Increasingly at the collegiate and even high school levels, teams are running ball screen sets. As the postseason nears and high level teams remain, offenses must be prepared for all different styles of defensive play. Some nuanced defensive teams will throw a counter to good ball screen offenses – known as icing. Icing a ball screen occurs on side ball screens, where the man guarding the ball squares his shoulders to the sideline and does not let the ball go middle. The man guarding the screener does not hedge the screen, instead being ready to contain the ball as it gets driven towards the baseline. He contains, the original defender recovers and the man guarding the screener is in position to take away any rolls to the rim.
The most obvious counter to icing a ball screen is hitting the pick-and-pop game, since coverage on the screener is non-existent at the moment the ball gets driven baseline. After that, teams adjust to set alley screens which lead the ball handler to the baseline. However, coaches of ball screen-heavy offenses may consider putting in a counter during the postseason. If your side ball screen set usually happens with a filled corner on the side of the screen, this play is a good way to put the pressure on the defense to decide how much they value defending your shooters.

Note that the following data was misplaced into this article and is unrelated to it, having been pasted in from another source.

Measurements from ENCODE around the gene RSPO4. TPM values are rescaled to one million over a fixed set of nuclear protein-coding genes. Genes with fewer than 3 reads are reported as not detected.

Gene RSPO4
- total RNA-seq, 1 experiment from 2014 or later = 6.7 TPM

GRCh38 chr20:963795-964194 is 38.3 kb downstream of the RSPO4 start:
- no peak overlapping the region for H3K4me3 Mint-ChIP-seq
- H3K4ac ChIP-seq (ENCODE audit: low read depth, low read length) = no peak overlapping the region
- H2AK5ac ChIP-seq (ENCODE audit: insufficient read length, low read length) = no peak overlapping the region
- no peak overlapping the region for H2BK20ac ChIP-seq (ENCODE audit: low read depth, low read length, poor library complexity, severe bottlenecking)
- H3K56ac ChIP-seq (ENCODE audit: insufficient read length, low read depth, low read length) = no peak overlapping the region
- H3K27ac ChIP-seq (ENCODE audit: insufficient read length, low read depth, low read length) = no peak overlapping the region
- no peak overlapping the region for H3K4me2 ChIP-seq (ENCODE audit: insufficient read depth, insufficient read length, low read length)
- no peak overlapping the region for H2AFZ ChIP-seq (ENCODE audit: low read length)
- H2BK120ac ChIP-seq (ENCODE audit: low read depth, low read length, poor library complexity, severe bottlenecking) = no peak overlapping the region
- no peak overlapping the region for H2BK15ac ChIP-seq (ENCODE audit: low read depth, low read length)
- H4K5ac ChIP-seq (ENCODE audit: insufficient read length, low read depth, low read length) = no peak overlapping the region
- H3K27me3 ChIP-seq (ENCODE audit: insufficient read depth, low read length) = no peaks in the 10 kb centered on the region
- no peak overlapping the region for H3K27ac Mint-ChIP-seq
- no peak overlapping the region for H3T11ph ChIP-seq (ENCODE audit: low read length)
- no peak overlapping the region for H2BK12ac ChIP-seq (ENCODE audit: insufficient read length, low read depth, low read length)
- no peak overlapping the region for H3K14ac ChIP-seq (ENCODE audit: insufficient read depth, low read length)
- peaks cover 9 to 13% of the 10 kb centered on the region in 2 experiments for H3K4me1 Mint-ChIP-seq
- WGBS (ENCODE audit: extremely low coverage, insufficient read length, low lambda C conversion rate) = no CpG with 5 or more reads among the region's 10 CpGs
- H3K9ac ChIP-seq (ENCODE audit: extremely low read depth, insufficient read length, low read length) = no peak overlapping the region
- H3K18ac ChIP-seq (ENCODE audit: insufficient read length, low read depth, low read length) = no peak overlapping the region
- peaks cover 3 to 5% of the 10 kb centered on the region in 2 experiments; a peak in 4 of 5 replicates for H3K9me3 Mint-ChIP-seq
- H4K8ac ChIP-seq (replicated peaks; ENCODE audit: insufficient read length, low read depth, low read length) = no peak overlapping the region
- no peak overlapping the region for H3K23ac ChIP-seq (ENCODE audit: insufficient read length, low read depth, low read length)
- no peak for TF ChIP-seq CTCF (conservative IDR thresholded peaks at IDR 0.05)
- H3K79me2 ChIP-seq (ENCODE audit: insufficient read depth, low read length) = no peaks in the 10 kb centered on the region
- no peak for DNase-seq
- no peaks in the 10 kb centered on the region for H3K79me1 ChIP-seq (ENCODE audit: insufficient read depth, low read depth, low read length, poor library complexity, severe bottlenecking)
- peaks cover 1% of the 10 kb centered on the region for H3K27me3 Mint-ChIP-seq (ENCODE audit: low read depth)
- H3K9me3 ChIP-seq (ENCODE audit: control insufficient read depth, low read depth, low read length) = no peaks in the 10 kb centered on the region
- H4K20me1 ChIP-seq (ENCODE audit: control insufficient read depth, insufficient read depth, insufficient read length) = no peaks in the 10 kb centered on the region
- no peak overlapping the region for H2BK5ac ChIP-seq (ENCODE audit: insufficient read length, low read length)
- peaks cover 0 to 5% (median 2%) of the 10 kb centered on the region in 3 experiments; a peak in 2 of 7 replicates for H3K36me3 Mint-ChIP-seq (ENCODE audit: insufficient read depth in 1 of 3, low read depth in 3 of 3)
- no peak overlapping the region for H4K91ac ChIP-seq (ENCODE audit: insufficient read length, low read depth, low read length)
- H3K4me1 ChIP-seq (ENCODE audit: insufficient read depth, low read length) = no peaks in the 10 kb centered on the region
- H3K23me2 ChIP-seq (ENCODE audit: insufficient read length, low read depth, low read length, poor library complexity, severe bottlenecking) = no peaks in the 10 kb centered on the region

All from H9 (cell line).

Whenever the ball screen comes to be set on the side, 1 tries to come off it. However the man setting the screen slips and goes into the corner to seek out the defender of 2. 2 raises quickly and looks for the shot. There should be no help on this screen, with x4 staying on the inside ready to contain any baseline drive, and there should be a passing angle with x1 forcing 1 to the sideline. 1 doesn’t need to come off to attack, if he dribbles out towards half-court he will keep his defender engaged and open enough space for 2 to either catch-and-shoot or attack the middle of the court.
Send to your FastDraw library or email to a friend.
Email to a friend.